Sheffield news Tactical bad habit explains Huddersfield Town's inability to kill games off MetiNews.Com
MetiNews.Com - Carlos Corberan's side have lost six games from winning positions this season and only won by more than a single goal four times. We went back through the footage to find out why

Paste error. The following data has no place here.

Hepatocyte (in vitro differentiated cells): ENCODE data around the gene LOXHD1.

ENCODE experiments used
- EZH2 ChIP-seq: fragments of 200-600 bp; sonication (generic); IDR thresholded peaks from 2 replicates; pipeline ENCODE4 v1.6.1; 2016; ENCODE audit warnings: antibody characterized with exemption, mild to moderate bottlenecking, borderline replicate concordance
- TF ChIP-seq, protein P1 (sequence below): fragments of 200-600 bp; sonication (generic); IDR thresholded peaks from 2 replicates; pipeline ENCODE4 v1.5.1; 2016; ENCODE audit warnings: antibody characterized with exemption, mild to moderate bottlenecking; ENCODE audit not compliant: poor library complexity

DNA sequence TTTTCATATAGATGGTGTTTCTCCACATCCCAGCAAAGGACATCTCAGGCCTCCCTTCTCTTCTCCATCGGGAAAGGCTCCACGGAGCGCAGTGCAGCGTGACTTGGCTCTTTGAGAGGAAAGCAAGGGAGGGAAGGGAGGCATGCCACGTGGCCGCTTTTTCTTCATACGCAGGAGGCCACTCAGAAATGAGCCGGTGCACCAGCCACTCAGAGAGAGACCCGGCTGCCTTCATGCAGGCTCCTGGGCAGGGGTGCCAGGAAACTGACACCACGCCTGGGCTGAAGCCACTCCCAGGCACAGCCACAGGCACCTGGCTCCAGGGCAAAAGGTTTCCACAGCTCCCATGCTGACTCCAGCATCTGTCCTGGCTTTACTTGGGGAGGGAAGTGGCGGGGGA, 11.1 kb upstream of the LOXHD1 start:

Breaking News ! Huddersfield Town have no problem scoring the first goal in games recently, but extending their lead is still largely proving to be beyond them. We’ve already looked in some detail at the numbers to confirm that thesis – but why is it happening? What are they actually doing differently on the pitch to cause this drop-off? We went back through the video to try and work it out. Rather than trawl through hours of footage, we narrowed it down by looking at differences in Town’s approach to defending in different game situations: the open-play goals they’ve conceded at 0-0, and the open-play goals they’ve conceded when they’ve been a goal ahead. Sign up for the Huddersfield Town newsletter Why you should sign up? We will bring you all the best and latest Huddersfield Town news and analysis direct to your inbox. We have the latest features, nostalgia and opinion as we bring you the best coverage around the Terriers. How do you sign up? It's easy and takes seconds. Simply type your email address into the box at the top of this article or any article on the Huddersfield Town section of Yorkshire Live - and that's it, you're all set. You can unsubscribe at any time and your data will not be shared with any other party. You can also follow us on Twitter or Facebook. For full details, click here. It might seem strange to look at two sets of goals conceded; surely there’s just as much of an issue in both circumstances if it’s resulted in an opposition goal? But the difference is we know that Town are at their best in the opening periods of games: they’ve scored first 13 times and conceded first just 8 times, and have only got better as the season has gone on, scoring the first goal in seven of their last nine games. Whatever they’re doing when it’s 0-0 is generally working, then. But we also know they are at their most dysfunctional when they’re a goal ahead: they’ve seen out the game from that position five times (none of which have been after taking the lead in the first half), scored the next goal just four times, and conceded eight equalisers. They’re scoring fewer goals per minute and conceding more frequently when they’re a goal ahead than they are when the scores are level or when they’re a goal down. With the stats accounted for, we can then focus the types of goals Town are conceding in each match situation to see what we can learn – and on the evidence of the clips, one thing jumps out straight away: Town play a higher defensive at 0-0 than they do after going a goal ahead. With the scoreboard blank, the defensive line tries to hold its ground no deeper than the edge of their own third. This has led to issues when they’ve lost the ball around the halfway line and the opposition has countered quickly – they just haven’t been able to turn around quickly enough to stop the opposition counter-attack. But whether by design or unwanted habit, after going a goal ahead, that line tends to drop deeper. Lines indicate position of Huddersfield Town defensive line when opposition have possession in position indicated by circle (representing the ball). Yellow and blue lines show positioning at the time of a pass involved in the creation of goals conceded when score was 0-0; red lines show likewise for goals conceded when Town were leading by a single goal.